The United States focuses on health care more than any other country, but we are far from perfect. Citizens in our country are given the opportunity for great health benefits and the chance to be seen by highly educated doctors, however it comes at a cost. This consequently brings up the idea of fair play versus fair share. In our society, we are faced with the question, is health care a right or a product for sale? Access to high quality health care is essential to improving health in a society, but at what cost can we make health care equal for everyone; this leads to the concept fair play, if you have money then you receive access to high quality care. Health care equality is a major issue in our political system today, as we see the struggle President Obama has been facing with hopes to pass Obama Care, allowing fair share and equality to everyone. There are approximately 40 million uninsured citizens in the United States, but in reality our country does not compare to 3rd world countries.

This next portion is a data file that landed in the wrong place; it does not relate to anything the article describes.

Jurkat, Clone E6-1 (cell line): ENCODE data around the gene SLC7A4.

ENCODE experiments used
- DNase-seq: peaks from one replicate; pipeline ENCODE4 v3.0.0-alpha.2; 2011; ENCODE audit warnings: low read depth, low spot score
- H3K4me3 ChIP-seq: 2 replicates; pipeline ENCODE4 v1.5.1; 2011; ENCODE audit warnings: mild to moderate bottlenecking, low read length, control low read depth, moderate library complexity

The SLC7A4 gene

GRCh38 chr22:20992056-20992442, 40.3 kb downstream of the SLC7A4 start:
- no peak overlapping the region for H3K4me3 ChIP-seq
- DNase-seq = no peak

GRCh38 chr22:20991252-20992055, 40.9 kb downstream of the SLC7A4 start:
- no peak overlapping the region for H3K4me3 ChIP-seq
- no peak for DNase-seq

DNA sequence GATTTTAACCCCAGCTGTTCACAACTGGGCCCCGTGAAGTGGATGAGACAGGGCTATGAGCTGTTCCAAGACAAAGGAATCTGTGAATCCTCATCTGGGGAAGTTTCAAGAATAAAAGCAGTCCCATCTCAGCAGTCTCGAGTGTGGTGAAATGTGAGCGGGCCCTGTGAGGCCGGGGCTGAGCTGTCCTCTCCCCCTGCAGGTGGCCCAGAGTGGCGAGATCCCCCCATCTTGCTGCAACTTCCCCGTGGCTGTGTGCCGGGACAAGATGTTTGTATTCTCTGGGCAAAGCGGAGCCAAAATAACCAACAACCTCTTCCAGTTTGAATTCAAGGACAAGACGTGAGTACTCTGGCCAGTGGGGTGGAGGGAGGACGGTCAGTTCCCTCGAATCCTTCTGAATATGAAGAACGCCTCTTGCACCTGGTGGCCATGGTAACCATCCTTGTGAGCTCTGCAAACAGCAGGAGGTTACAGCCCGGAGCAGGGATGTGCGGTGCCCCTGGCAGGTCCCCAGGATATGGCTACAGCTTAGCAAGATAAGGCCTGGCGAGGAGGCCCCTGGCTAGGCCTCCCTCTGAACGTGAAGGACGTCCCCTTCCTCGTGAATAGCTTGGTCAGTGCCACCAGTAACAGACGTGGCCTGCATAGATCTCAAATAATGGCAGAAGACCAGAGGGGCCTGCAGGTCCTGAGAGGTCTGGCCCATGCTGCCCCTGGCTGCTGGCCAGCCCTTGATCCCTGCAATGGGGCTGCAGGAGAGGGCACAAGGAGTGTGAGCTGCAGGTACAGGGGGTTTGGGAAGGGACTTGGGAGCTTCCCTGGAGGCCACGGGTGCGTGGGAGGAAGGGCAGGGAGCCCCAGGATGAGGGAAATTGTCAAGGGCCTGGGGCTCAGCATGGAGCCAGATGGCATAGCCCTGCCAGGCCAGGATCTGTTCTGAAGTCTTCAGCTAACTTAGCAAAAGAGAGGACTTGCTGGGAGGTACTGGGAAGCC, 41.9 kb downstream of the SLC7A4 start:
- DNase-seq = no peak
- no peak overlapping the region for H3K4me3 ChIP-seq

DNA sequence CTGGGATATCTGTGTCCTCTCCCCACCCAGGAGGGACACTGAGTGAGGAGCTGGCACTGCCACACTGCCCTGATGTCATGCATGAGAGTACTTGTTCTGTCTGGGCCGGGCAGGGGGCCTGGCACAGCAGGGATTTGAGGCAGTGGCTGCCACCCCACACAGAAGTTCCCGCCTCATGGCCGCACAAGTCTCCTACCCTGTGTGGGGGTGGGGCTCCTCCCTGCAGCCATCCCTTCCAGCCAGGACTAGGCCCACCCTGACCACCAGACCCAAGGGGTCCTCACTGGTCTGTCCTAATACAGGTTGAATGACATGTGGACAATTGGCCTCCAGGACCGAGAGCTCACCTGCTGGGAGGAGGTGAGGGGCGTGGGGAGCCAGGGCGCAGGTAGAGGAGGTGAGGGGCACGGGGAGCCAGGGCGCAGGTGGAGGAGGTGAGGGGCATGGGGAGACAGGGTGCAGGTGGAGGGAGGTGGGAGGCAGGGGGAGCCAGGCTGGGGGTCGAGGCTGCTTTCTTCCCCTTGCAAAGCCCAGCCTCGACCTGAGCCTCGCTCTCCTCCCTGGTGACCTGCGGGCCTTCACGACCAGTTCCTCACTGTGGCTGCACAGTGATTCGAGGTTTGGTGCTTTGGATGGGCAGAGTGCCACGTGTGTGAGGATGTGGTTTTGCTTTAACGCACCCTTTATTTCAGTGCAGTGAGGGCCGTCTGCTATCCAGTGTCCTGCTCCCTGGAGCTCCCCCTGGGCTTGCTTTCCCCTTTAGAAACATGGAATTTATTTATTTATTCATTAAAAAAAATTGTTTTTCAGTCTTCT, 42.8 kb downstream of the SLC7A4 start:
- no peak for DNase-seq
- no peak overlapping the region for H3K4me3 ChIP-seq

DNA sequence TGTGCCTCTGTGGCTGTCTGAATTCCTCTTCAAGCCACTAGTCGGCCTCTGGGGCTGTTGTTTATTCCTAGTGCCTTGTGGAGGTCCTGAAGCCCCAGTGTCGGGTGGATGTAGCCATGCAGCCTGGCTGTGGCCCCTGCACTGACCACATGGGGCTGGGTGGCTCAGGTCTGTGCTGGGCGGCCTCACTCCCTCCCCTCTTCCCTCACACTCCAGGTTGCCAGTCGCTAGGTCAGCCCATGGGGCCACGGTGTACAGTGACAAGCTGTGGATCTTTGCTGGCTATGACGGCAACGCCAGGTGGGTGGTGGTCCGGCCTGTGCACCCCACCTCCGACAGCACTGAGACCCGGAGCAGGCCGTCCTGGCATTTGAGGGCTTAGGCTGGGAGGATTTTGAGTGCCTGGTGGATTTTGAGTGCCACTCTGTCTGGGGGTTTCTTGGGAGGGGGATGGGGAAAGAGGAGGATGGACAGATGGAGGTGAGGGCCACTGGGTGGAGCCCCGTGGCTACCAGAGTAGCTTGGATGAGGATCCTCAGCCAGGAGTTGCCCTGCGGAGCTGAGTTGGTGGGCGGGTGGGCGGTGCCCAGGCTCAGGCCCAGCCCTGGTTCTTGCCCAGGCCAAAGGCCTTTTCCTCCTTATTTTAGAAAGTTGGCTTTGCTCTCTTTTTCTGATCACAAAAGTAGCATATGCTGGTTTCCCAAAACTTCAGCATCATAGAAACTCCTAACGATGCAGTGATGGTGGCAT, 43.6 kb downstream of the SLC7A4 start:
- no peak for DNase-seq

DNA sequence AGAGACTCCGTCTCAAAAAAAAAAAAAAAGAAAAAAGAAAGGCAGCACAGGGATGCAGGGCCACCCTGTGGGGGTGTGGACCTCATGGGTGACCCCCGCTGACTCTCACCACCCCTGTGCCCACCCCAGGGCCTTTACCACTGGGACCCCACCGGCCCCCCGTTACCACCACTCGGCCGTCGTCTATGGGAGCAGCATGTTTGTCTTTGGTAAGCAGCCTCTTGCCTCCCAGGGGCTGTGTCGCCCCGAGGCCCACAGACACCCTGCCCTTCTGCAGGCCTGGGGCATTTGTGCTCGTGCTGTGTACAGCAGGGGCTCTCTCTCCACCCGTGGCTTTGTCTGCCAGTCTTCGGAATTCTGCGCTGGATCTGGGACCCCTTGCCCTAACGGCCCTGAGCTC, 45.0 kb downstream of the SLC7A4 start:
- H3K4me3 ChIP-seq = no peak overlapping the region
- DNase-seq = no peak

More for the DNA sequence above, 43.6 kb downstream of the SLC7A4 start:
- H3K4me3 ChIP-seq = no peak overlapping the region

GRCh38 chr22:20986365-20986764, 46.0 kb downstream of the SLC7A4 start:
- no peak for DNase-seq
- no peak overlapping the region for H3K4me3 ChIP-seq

Uganda, Africa is considered a 3rd world country. I was given the opportunity to go to Uganda last summer, which changed my perspectives on our health system and access to medicine. Not only was I able to experience their community and way of life, I was introduced to their health care system. For example, at one clinic, there were two doctors trying to accommodate dozens of people with severe illnesses. This experience had me thinking how often I would just go into a doctor for a check up in the United States instead of dealing with major diseases. There are many diseases and biological components that circulate Africa. People’s immune systems are either accustomed to the disease or they become deathly ill. There is not easy access to medicines in Uganda, leading to diseases such as Malaria, Yellow Fever, AIDS, etc. which can lead to mortality. Going to a different country open’s your eyes to how blessed we are in the United States, enabling the life expectancy far...
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